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Highly Accessed Letter

Number needed to treat for subglottic secretion drainage technology as a ventilator-associated pneumonia prevention strategy

Scott D Kelley

Author Affiliations

Respiratory and Monitoring Solutions, Covidien, 6135 Gunbarrel Dr., Boulder, CO 80301, USA

Critical Care 2012, 16:446  doi:10.1186/cc11464


The electronic version of this article is the complete one and can be found online at: http://ccforum.com/content/16/5/446


Published:4 September 2012

© 2012 BioMed Central Ltd

Abstract

The number needed to treat can be calculated for ventilator-associated pneumonia reduction strategies such as subglottic secretion drainage technology based on previous work establishing its relative risk reduction. Assuming an incidence of 4%, employing subglottic secretion drainage in 33 patients will prevent one case of ventilator-associated pneumonia, and thus potentially 4 cases annually in an average hospital in the United States. With a previously described limit of £300 ($470 USD) additional cost per 10 days of ventilation as a threshold of investment for technologies to reduce ventilator-associated pneumonia, subglottic secretion drainage technology is both clinically and cost effective.

Letter

Wyncoll and Camporota's correspondence [1] provides a valuable tool allowing clinicians the ability to assess the number needed to treat (NNT) and cost-effectiveness of various ventilator-associated pneumonia (VAP) prevention strategies. Subglottic secretion drainage (SSD) technology is one VAP-reduction strategy for which NNT can easily be calculated based on its established relative risk reduction.

Smulders and colleagues [2] conducted a randomized clinical trial in 150 patients receiving mechanical ventilation and found that intermittent SSD reduced the risk of VAP by 75% (P = 0.014). Utilizing Wyncoll and Camporota's table, and assuming a VAP incidence of 4%, utilizing SSD in 33 patients will prevent one episode of VAP. In the United States, the average hospital has approximately 131 patients per year who require mechanical ventilation >96 hours (unpublished observations). Utilizing SSD in these average hospitals would likely prevent four cases of VAP per year. In addition, SSD is a cost-effective intervention. At the assumed VAP rate of 4%, Wyncoll and Camporota determined an upper threshold of £300 ($470 USD) additional cost per 10 days of ventilation to be a cost-effective investment in technologies that reduce VAP by up to 75%. Costs of SSD technology interventions are beneath this threshold.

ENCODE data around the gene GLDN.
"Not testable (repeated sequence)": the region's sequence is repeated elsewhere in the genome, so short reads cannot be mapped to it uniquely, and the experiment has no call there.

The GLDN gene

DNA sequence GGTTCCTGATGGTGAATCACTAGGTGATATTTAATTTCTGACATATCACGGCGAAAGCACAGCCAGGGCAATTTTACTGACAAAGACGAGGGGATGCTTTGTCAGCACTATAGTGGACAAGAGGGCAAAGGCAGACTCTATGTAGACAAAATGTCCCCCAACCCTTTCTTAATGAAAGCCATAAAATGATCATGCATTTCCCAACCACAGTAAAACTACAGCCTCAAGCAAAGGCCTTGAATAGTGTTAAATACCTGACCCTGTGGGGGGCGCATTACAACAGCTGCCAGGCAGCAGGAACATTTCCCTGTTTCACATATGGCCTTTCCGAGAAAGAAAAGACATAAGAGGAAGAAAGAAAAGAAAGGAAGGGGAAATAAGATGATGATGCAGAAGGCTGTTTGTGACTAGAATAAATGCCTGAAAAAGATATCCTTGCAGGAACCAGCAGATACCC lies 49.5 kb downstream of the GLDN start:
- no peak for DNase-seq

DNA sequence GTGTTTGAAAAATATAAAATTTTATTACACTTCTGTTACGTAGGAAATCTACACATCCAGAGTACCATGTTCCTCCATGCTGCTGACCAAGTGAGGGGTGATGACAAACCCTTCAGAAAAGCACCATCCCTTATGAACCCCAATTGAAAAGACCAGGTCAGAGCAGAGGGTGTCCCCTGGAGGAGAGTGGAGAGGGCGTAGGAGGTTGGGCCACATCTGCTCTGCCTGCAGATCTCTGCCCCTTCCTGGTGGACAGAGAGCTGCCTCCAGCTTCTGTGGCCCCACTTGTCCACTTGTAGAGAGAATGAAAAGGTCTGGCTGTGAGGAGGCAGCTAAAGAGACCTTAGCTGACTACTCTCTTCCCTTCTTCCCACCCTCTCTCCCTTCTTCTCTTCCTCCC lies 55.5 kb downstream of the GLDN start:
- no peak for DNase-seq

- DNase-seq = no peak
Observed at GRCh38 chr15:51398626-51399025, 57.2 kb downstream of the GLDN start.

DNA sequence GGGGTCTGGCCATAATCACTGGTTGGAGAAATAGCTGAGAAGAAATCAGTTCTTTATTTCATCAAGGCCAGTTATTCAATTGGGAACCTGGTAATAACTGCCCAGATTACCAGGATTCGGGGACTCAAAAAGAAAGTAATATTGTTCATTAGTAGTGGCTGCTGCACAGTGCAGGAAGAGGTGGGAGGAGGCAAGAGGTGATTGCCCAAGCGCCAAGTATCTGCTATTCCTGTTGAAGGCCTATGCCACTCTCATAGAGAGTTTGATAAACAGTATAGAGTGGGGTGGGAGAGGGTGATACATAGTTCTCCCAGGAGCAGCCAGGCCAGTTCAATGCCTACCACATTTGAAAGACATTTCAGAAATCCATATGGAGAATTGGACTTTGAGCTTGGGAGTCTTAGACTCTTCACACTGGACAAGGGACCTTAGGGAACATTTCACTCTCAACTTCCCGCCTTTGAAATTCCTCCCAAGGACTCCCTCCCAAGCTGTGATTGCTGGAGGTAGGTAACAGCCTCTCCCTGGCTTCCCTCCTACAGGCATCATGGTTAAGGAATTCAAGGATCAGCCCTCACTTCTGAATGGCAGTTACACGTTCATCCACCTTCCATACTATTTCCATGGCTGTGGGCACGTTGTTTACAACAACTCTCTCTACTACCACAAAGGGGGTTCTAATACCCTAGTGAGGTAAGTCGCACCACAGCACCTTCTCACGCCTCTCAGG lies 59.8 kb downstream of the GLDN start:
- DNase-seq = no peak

Wyncoll and Camporota's framework illustrates that use of SSD is both a clinically and cost-effective strategy to reduce VAP. The NNT demonstrates that average hospitals will observe and benefit from these strategies. SSD technologies warrant further adoption and appropriate utilization.

Abbreviations

NNT: number needed to treat; SSD: subglottic secretion drainage; VAP: ventilator-associated pneumonia.

Competing interests

SK is an employee of Covidien, and receives salary and equity compensation.

Acknowledgements

SK would like to thank Mary Erslon, RN, MSN, MBA (Covidien) for writing assistance.

References

  1. Wyncoll D, Camporota L: Number needed to treat and cost-effectiveness in the prevention of ventilator-associated pneumonia.

    Crit Care 2012, 16:430. PubMed Abstract | BioMed Central Full Text OpenURL

  2. Smulders K, can der Hoeven H, Weers-Pothoff I, Vandenbroucke-Grauls C: A randomized clinical trial of intermittent subglottic secretion drainage in patients receiving mechanical ventilation.

    Chest 2002, 121:858-862. PubMed Abstract | Publisher Full Text OpenURL